I adored Billy the Kid. Absolutely. I finished it, googled the life of Billy the Kid, then threw myself back into the book for a second read. It's like poetry but not. Or I guess it's partly poetry. But with a plot. It feels like a well-wrapped gift, or a puzzle, and the fun part of it is unraveling it. Reading it slowly and savoring it. Making sense of things that didn't make sense the first time around. It feels special in the way that few books do. I am a huge fan of Ondaatje at this point, and am in love with how he uses his words, but also how he uses form. It's experimental, but not in a crazy kooky way that sometimes drives me nuts -- it's experimental in a beautiful way, like being carried by a stream and bumping along some boulders and brush and seareeds as we pass. I can't explain it in any other way.
The book is short -- around 100 pages -- but it is a collection of poems, prose snippets, photographs and even newspaper articles and dime books. It's at turns hilarious and horrifying, and it flips back and forth through time, so that on the first read, you have no idea what is going on. It switches point of views, it interviews other people, and it's not always clear what's happening. But that's part of the fun. Ondaatje creates a beautifully sympathetic character, and gives us a hilariously reimagined biography of an infamous character. And I love him for it.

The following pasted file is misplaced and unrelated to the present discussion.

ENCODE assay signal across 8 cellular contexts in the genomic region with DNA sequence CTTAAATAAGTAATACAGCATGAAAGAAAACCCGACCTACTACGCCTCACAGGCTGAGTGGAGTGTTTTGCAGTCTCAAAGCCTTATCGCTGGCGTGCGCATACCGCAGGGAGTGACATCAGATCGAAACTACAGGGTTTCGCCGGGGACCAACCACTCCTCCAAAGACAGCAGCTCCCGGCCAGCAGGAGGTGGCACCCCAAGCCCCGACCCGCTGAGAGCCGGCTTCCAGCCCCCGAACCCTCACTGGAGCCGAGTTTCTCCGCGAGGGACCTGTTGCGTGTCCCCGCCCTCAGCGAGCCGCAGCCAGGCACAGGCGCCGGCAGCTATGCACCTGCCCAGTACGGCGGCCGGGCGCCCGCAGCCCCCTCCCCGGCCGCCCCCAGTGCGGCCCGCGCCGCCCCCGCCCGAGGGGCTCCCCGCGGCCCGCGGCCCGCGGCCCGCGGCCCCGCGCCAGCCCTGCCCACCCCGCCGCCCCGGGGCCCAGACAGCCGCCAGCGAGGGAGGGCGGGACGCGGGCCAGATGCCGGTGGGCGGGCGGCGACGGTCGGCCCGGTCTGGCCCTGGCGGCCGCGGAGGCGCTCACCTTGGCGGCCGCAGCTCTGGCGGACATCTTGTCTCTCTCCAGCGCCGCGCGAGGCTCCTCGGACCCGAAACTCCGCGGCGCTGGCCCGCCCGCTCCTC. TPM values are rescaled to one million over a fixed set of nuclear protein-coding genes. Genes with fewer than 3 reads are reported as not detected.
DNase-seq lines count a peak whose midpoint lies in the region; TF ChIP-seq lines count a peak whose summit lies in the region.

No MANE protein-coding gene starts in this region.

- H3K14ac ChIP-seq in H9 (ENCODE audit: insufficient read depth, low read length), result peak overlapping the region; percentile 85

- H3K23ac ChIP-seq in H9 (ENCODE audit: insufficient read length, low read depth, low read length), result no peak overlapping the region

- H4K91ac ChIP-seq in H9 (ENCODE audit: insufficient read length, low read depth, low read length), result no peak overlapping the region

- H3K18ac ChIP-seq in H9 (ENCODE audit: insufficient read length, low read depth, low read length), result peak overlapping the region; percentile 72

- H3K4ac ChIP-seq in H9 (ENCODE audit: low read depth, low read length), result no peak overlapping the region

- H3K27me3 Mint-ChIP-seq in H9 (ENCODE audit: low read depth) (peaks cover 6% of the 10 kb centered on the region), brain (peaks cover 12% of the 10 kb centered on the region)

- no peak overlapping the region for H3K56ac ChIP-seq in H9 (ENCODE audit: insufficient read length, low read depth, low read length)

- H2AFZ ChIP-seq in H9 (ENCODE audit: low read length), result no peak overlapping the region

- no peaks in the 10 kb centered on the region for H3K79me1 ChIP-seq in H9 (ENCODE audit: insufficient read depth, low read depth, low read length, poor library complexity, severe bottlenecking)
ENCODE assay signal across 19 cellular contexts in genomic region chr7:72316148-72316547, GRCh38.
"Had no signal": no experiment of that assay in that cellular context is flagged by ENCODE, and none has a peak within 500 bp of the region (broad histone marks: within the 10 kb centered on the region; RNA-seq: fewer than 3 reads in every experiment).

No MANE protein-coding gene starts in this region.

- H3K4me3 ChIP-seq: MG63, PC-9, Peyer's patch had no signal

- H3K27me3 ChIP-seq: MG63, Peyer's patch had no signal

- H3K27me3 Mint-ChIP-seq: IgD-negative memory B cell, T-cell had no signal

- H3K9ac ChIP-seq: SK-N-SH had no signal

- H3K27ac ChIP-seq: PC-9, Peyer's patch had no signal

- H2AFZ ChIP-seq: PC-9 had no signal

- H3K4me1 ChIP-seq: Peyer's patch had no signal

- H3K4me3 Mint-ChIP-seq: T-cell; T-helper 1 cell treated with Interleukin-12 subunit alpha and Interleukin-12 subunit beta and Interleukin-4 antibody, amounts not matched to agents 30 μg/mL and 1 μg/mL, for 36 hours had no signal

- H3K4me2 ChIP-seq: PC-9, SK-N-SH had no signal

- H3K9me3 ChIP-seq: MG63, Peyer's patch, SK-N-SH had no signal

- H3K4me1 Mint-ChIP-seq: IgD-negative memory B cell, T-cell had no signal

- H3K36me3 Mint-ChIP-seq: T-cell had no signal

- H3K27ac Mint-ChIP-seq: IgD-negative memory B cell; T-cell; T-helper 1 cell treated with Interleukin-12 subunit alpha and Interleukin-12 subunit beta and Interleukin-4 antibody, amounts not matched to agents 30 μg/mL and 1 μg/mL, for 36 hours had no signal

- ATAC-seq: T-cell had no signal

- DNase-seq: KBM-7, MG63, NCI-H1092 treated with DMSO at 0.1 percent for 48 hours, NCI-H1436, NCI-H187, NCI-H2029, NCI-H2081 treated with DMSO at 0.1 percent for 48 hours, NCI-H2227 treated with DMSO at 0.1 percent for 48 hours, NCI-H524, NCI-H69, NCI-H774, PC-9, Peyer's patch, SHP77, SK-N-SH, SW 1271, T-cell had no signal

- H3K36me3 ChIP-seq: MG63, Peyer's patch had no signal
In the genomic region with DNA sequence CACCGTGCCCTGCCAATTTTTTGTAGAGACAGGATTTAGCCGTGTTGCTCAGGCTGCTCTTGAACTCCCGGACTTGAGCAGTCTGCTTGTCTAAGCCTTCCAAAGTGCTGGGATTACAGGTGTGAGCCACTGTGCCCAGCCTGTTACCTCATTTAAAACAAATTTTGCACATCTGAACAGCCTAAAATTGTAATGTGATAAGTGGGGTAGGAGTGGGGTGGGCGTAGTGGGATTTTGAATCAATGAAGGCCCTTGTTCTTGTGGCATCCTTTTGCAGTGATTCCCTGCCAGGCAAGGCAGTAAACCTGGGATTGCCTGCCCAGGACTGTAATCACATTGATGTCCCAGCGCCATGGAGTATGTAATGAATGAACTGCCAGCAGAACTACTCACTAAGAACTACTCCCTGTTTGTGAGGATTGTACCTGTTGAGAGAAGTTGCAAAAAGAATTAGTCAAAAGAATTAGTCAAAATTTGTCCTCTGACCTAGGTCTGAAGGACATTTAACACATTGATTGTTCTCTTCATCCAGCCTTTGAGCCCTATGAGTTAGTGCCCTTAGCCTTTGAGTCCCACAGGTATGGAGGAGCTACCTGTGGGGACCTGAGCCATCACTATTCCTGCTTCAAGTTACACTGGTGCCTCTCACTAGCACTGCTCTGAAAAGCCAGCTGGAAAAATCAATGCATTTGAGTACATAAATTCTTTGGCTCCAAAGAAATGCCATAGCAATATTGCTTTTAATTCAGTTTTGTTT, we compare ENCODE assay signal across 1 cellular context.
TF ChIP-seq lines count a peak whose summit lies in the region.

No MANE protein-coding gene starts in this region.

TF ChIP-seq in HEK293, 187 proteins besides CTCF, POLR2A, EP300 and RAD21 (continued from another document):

The best books are the ones that I can go back to and reread over and over again and find something new to savor about it. Those books, for me, usually require some kind of language that I admire and want to roll endlessly on my tongue. There is something playful yet lyrical about Ondaatje's work. I also wonder if Autobiography of Red, an absolute favorite of mine, which elicited much of the same visceral devotion that I had with this book, was inspired by this 1970s novel (apparently Ondaatje's first). I liked this book as I was reading it the first time, loved it as I got towards the end, and now having gotten halfway through a second read, am completely enamored. These are the kind of books I love but can't even begin to understand how to go about writing.
Love love love.